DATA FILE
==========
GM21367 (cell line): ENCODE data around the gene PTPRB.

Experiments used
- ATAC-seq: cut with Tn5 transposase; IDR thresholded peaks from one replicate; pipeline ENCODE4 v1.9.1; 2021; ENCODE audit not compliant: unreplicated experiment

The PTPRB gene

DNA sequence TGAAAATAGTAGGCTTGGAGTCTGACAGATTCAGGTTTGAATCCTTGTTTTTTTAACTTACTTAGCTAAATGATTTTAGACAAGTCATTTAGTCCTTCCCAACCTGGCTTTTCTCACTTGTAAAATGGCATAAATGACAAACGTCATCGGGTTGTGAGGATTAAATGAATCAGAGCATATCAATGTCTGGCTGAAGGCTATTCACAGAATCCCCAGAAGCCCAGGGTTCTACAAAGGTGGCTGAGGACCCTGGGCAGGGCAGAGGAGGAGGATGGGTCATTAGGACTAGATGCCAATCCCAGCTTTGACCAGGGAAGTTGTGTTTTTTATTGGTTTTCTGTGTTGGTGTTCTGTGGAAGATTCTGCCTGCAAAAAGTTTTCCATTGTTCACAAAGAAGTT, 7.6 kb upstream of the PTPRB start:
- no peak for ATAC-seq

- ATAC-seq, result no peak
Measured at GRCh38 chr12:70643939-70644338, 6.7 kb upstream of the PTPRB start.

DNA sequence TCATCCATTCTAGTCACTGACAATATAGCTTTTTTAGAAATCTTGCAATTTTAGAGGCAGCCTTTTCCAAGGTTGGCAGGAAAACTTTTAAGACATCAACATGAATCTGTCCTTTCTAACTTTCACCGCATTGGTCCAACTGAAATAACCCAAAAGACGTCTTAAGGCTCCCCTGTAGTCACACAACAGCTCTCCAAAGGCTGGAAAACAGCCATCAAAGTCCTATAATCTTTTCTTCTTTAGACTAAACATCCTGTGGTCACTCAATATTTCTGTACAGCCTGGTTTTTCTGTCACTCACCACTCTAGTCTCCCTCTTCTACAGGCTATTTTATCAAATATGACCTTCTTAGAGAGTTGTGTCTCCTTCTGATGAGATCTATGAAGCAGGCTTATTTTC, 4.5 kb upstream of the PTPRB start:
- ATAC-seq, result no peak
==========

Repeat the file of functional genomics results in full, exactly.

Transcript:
GM21367 (cell line): ENCODE data around the gene PTPRB.

Experiments used
- ATAC-seq: cut with Tn5 transposase; IDR thresholded peaks from one replicate; pipeline ENCODE4 v1.9.1; 2021; ENCODE audit not compliant: unreplicated experiment

The PTPRB gene

DNA sequence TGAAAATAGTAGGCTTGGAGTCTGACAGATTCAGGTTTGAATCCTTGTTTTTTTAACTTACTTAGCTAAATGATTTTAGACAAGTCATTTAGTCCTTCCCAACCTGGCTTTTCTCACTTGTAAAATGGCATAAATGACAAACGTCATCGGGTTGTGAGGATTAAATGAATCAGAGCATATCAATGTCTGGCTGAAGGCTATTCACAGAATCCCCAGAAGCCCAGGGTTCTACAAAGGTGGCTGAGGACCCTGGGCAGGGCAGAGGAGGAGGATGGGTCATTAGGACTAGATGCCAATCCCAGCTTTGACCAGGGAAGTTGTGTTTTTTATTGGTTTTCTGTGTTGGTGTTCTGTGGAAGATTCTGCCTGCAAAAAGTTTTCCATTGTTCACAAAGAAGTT, 7.6 kb upstream of the PTPRB start:
- no peak for ATAC-seq

- ATAC-seq, result no peak
Measured at GRCh38 chr12:70643939-70644338, 6.7 kb upstream of the PTPRB start.

DNA sequence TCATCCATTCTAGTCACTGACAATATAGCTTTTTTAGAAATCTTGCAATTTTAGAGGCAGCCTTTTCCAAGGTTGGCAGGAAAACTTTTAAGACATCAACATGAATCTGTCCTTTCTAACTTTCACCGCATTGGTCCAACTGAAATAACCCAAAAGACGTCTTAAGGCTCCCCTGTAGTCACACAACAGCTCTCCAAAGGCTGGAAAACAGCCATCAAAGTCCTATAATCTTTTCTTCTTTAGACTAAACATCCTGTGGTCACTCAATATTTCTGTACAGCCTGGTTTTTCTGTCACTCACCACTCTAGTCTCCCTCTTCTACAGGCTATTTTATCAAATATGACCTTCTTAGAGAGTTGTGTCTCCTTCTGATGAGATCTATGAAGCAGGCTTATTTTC, 4.5 kb upstream of the PTPRB start:
- ATAC-seq, result no peak